Making a Corset with Vanyanis

I am stubborn, and when I want to learn something, I generally teach myself. I taught myself how to sew, and have been making my own clothes for the last five or six years. I’m no expert seamstress, but I have a few tricky garments under my belt (I’m looking at you, wedding dress of ’17) and I’m a competent maker. However, there are some things I am not prepared to attempt to teach myself, and making a corset is right up there with garments that I do not have the patience to try alone. Enter Vanyanis; a studio in Healesville dedicated to corset making and couture.

After a few years of telling myself I would do it, I finally bit the bullet and just signed up for the beginner’s corsetry course, for the weekend just past. Under the careful and patient tutelage of Vanyanis founder, Lowana, I (and the two other women who attended the class) constructed a fully steel boned underbust corset entirely from scratch. Something that would have taken me literal years to attempt myself was managed in three days, and it was absolutely worth the price of admission.

The studio itself, tucked away in a quiet little street in Healesville, was beautifully and tastefully decorated, and had plenty of natural light. Lowana was not only a fabulous teacher, but a wonderful host, and I cannot stress enough how far that goes towards making a learning experience a positive one. The first day was spent learning how to make a toile (pronounced twahl), which is essentially a mock up of the final garment, designed to work out where adjustments need to be made to ensure a better fit. Amidst many cups of tea and chats, our toiles were made and adjusted as per the requirements of our very different bodies. Once all the necessary adjustments were made, the next two days were spent constructing the actual corset.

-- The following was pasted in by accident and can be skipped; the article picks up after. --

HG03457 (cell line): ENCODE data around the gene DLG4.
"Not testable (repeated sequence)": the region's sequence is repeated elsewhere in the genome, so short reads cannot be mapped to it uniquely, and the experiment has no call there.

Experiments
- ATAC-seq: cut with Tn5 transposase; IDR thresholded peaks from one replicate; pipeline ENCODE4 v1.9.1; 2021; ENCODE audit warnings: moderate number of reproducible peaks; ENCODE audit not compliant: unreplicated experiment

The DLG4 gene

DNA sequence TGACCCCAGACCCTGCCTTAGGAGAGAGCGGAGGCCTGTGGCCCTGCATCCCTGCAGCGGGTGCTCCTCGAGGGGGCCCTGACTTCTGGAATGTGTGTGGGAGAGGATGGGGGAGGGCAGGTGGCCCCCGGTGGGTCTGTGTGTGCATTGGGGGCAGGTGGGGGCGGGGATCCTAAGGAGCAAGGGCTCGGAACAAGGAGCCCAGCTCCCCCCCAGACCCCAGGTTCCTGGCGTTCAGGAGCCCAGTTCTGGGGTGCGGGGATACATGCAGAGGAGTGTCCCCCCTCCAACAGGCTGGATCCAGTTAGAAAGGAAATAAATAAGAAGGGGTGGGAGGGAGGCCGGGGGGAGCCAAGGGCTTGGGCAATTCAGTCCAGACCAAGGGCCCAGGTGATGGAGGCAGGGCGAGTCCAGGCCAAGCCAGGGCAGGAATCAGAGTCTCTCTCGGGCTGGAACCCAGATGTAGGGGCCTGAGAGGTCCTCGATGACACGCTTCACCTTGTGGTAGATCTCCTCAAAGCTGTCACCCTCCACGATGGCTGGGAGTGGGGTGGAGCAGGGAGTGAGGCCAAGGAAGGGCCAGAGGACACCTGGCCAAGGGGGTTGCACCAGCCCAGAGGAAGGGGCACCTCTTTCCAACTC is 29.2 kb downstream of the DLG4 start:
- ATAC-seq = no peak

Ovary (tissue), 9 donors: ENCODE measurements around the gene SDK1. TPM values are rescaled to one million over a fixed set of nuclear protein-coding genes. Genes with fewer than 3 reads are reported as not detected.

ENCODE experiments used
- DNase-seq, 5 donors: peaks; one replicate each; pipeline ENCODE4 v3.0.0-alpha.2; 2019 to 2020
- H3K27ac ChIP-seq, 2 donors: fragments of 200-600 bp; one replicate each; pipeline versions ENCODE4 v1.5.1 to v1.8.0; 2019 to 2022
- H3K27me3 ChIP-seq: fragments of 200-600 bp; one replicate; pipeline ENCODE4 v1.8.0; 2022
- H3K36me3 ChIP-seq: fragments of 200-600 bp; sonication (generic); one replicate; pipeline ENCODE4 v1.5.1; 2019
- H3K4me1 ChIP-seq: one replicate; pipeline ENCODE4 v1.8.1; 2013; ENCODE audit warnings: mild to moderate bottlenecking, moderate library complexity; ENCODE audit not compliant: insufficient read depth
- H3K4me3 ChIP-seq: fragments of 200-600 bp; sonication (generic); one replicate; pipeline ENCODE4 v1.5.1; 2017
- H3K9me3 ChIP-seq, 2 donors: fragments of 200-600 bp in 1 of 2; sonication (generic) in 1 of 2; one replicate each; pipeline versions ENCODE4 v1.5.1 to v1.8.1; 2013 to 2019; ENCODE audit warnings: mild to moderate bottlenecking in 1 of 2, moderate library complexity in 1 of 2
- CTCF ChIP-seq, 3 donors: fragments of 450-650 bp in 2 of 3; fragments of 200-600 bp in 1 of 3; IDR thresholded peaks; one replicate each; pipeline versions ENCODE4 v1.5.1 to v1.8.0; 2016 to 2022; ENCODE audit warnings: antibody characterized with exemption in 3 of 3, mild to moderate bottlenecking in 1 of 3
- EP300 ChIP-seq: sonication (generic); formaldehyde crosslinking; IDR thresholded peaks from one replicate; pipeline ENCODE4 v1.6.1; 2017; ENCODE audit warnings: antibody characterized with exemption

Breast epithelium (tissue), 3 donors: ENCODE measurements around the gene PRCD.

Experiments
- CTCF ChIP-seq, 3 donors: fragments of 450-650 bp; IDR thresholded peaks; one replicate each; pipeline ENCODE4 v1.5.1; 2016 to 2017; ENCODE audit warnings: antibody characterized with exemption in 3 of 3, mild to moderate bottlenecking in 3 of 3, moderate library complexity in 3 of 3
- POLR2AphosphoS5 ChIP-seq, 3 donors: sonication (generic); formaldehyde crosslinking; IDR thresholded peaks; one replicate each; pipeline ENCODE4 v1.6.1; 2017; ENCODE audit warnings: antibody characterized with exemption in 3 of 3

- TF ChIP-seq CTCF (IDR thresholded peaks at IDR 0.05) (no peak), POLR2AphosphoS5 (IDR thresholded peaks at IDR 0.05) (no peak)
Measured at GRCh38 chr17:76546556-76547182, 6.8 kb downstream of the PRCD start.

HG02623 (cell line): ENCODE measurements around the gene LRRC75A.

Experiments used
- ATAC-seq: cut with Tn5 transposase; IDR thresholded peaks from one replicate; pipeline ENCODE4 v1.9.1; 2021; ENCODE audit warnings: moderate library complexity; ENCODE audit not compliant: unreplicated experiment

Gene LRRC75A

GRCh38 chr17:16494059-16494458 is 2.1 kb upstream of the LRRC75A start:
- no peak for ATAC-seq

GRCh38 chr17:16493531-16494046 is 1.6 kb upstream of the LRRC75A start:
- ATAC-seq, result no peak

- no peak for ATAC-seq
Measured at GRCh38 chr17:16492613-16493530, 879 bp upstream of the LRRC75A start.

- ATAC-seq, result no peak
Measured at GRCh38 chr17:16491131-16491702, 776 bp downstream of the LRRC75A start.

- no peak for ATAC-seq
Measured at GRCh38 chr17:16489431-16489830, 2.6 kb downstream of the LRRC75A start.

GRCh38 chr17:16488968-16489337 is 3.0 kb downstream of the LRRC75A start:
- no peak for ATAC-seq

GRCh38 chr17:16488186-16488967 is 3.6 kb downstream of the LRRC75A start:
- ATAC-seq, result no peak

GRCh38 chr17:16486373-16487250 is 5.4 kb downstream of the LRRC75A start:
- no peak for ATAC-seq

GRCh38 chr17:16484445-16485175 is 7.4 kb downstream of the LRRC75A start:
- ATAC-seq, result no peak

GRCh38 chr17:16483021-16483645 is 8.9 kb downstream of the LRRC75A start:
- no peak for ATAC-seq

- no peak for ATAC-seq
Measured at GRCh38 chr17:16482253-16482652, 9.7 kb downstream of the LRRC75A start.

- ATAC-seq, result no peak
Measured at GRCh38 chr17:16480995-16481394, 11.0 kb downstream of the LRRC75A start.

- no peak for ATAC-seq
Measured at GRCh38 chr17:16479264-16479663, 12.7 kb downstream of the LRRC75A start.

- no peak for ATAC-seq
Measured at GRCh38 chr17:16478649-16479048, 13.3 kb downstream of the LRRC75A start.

There is so much involved in making a corset, things that I would never have thought, and it is certainly a time consuming process. But, as someone who loves to learn new things, I was in heaven. Each step was explained and then put into practice, and the breaking down of the total construction into smaller steps made the process – which would otherwise have been a daunting task to tackle – smooth and relatively simple. Short of the final construction, making and piecing together the busk (the front closure of a corset) was one of the more rewarding aspects of the course for me, because it was such a lengthy process, and tricky in a lot of ways. Seeing the satisfactory completion of one of the more difficult aspects of making a corset was a quiet little thrill for my creative heart.

Completed and fully inserted busk

On the final day, we each tried on the corsets that we had painstakingly constructed (I learned how to lace myself into my own corset too, which was a skill I had previously assumed was a two person job), and the silhouette it created was astounding. I think there was a definitely a little bit of jaw dropping going on in that room on Monday evening. And one of the things that struck me most was how comfortable it was to be laced into a corset. Despite the misconceptions about corset wearing, it wasn’t in any way painful, or uncomfortable, or difficult to breathe. Much like any other garment I make to fit myself, it was comfortable and well fitting and, if I may say so myself, quite a lovely creation.

Over the three days I spent at the studio, I learned things that would not only allow me to now complete a corset on my own, but I also picked up a few tricks and tips that will aid me in my general sewing as well. It was honestly such a rewarding experience, and one that I am glad I finally decided to treat myself to. If you happen to be nearby, and want to check the course out for yourself, I have nothing but positive things to say about it, and for all my sewing friends out there, it’s a class I highly recommend.

Sewing Update (Simplicity 1252)

At the start of the year, I set myself a goal to sew one new thing a month. My plan was to make a different item than I have ever attempted before, or use a different or tricky fabric. So far I have stuck to this goal, albeit barely!